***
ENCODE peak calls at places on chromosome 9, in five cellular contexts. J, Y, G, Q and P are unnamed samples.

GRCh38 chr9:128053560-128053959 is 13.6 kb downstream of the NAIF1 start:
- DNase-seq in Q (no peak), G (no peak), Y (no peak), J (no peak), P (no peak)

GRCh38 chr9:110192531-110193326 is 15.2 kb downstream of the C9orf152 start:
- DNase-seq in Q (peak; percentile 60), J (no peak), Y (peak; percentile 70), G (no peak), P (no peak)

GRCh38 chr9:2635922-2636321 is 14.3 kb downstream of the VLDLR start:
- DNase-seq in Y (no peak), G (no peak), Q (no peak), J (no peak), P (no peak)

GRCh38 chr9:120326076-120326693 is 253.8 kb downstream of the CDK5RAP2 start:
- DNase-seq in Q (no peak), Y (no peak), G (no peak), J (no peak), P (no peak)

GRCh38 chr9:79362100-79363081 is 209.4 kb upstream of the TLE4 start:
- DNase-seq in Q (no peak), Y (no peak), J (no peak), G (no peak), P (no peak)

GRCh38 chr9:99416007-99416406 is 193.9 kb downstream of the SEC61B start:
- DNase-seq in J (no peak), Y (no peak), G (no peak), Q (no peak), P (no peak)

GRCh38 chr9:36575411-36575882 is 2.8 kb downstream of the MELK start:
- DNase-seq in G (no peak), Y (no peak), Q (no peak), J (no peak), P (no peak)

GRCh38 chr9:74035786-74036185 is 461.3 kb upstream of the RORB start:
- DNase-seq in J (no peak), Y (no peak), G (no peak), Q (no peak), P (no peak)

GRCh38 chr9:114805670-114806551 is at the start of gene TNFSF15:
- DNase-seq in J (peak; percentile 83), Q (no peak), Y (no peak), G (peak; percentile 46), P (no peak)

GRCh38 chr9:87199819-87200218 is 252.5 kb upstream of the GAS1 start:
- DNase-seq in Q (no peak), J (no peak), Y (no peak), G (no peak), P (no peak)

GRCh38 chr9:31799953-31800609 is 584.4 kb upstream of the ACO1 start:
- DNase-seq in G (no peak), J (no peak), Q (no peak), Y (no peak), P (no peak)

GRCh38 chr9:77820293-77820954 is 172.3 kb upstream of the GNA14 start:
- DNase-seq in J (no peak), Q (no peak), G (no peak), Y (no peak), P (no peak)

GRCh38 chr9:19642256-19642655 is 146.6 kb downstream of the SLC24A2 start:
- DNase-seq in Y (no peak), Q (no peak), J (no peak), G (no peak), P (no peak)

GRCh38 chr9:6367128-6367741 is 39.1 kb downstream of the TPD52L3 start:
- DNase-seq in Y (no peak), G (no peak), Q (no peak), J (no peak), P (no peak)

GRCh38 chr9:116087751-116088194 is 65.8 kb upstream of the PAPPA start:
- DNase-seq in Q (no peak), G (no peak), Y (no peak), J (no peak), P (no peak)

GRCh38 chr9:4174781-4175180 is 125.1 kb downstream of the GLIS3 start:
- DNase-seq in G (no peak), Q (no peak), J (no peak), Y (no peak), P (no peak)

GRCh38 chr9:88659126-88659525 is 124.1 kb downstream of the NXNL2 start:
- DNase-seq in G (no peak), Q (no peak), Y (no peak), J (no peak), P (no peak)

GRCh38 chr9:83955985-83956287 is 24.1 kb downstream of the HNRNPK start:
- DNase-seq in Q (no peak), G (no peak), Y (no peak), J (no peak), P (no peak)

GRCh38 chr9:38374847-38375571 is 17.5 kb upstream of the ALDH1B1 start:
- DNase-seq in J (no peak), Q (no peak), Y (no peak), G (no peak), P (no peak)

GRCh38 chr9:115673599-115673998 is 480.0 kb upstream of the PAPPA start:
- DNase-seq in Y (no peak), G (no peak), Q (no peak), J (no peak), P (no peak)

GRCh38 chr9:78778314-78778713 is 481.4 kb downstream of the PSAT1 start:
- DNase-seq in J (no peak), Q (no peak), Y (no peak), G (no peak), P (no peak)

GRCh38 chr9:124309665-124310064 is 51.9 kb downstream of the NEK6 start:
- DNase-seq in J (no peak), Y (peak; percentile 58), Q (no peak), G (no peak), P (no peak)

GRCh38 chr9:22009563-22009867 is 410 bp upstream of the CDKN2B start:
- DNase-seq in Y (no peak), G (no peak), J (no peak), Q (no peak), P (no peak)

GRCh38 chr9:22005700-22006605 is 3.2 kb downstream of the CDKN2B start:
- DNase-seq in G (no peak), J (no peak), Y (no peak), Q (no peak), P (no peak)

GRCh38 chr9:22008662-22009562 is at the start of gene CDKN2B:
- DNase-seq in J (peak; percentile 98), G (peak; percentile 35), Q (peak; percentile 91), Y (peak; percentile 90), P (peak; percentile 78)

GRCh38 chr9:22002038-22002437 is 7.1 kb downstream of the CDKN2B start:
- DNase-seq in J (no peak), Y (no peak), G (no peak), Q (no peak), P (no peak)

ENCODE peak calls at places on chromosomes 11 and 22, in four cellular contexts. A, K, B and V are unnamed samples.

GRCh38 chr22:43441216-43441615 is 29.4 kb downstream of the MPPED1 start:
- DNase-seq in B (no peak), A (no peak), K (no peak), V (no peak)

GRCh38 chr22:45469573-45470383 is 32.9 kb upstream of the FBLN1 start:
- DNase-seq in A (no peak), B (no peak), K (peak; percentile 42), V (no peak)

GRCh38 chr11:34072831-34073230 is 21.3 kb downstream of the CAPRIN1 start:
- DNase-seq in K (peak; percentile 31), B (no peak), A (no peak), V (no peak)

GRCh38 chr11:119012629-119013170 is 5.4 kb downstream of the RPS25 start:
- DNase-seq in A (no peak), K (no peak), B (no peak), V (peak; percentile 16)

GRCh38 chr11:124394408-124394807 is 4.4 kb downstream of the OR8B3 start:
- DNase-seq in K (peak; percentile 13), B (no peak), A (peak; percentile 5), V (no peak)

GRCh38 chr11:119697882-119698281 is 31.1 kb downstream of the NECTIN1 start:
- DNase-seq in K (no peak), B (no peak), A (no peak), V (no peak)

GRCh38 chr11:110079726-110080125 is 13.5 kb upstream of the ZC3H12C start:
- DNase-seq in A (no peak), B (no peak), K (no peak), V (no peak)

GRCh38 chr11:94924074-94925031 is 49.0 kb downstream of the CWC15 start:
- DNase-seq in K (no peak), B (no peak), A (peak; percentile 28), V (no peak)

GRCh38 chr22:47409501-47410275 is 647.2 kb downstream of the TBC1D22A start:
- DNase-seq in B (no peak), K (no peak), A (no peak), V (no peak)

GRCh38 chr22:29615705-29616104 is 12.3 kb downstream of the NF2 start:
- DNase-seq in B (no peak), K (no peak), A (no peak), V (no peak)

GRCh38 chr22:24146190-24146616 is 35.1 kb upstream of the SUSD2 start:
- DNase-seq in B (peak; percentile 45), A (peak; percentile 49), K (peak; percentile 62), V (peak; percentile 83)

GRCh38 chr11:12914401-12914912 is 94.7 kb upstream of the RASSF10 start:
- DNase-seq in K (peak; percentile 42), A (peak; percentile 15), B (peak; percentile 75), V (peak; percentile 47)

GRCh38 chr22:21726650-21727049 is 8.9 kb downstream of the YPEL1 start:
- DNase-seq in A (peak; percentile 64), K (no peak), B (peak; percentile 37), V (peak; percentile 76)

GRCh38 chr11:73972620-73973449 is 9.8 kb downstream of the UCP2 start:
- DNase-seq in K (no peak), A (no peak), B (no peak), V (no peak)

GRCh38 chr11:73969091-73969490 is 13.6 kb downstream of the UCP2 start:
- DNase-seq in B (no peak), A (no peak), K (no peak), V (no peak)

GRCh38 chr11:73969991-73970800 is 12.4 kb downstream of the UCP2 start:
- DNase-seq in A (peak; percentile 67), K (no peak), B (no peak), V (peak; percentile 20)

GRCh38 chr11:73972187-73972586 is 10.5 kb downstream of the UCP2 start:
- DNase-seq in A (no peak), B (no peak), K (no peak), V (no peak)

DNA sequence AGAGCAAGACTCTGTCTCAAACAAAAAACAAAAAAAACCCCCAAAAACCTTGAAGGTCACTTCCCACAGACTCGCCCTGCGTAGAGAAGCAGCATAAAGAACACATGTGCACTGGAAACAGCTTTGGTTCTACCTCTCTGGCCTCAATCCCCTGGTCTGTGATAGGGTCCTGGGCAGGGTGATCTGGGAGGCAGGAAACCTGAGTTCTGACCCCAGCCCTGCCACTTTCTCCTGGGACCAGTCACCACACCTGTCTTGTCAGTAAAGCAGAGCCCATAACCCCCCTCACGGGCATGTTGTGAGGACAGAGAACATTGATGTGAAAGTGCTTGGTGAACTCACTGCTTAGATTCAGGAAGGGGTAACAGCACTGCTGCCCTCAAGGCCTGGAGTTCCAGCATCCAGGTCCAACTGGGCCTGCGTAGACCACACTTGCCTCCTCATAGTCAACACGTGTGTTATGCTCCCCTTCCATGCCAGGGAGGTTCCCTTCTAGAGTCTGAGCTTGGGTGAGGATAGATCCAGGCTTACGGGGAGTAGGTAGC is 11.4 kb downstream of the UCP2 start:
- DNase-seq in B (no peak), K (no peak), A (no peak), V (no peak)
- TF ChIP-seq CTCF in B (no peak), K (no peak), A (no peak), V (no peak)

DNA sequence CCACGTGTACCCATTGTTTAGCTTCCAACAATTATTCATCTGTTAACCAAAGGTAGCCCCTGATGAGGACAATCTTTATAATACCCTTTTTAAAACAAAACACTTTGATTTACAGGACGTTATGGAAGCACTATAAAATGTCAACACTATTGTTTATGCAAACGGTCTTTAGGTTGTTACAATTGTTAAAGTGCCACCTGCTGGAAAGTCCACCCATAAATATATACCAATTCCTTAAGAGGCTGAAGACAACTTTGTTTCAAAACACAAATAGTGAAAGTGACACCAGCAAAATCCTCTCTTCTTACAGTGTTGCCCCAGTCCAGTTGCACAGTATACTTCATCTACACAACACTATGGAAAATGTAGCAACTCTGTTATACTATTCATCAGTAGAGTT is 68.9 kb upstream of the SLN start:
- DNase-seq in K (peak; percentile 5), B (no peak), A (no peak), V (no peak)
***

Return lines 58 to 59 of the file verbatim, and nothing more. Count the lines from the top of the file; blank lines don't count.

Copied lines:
- DNase-seq in A (no peak), B (no peak), K (peak; percentile 42), V (no peak)

GRCh38 chr11:34072831-34073230 is 21.3 kb downstream of the CAPRIN1 start: